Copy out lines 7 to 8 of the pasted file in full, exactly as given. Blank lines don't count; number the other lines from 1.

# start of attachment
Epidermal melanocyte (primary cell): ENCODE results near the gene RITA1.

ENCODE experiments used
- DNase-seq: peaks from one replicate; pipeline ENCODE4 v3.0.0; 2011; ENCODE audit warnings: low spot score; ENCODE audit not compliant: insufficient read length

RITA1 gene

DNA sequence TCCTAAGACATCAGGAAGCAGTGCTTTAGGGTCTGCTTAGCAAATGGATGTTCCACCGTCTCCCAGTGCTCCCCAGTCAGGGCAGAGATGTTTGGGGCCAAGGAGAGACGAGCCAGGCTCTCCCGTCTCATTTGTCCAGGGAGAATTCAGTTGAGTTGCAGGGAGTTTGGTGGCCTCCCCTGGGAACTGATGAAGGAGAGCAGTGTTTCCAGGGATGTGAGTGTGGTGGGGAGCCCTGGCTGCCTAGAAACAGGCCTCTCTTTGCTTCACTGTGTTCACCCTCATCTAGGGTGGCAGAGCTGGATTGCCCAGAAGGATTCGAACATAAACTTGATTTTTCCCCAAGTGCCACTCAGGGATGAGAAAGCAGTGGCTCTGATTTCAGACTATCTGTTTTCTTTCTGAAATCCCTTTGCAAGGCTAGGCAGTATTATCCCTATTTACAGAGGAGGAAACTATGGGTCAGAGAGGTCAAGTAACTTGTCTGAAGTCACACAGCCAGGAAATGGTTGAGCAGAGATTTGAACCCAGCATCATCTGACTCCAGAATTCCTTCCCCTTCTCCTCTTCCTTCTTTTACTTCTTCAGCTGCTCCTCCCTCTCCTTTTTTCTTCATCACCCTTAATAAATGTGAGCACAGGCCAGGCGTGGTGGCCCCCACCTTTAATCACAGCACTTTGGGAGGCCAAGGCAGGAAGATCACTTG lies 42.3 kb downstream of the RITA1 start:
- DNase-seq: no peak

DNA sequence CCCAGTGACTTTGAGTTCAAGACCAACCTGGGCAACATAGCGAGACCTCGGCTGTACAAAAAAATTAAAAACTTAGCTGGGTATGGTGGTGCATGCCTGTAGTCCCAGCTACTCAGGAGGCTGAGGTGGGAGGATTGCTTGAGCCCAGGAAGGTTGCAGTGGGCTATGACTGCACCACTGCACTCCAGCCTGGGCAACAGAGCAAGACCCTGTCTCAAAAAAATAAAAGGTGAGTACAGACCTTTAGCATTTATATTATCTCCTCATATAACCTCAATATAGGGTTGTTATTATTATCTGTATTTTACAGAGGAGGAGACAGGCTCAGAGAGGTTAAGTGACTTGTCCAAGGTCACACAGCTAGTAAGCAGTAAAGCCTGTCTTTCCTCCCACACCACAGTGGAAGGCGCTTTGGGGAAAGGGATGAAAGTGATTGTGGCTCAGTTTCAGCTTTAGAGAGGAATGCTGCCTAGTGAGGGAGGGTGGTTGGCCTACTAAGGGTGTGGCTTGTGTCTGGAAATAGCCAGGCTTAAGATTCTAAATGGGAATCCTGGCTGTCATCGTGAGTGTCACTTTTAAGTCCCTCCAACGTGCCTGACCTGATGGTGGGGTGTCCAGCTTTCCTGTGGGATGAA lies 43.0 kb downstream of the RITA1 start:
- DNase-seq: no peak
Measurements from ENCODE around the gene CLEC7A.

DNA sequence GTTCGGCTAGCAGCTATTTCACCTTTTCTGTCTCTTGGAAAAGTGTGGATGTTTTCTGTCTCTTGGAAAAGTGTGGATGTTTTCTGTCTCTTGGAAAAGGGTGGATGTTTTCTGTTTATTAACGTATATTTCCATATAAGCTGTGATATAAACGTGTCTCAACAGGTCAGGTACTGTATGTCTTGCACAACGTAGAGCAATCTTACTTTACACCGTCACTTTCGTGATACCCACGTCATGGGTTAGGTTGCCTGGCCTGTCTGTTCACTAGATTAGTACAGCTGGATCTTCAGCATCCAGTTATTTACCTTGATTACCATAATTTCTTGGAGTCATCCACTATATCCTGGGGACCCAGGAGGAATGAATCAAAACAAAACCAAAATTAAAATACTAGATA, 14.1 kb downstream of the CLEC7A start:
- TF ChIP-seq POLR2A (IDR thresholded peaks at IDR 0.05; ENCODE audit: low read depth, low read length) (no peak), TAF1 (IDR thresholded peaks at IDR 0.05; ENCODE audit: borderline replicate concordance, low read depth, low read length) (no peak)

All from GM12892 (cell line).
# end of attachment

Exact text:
DNA sequence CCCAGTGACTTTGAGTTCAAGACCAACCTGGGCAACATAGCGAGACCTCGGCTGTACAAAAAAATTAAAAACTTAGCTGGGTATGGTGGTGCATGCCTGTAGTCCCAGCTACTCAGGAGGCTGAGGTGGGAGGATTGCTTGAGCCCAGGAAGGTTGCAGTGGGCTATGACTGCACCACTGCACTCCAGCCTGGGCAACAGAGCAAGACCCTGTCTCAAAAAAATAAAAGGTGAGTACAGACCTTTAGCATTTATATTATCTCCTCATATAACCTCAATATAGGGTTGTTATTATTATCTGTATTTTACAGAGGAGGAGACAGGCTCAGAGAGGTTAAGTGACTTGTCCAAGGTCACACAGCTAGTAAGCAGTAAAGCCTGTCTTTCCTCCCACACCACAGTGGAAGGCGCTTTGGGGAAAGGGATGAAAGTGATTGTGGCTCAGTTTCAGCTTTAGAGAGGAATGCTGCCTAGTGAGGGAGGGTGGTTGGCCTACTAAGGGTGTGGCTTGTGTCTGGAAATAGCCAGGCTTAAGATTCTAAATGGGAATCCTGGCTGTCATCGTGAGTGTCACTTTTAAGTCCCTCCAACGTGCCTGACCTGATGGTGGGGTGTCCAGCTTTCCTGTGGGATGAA lies 43.0 kb downstream of the RITA1 start:
- DNase-seq: no peak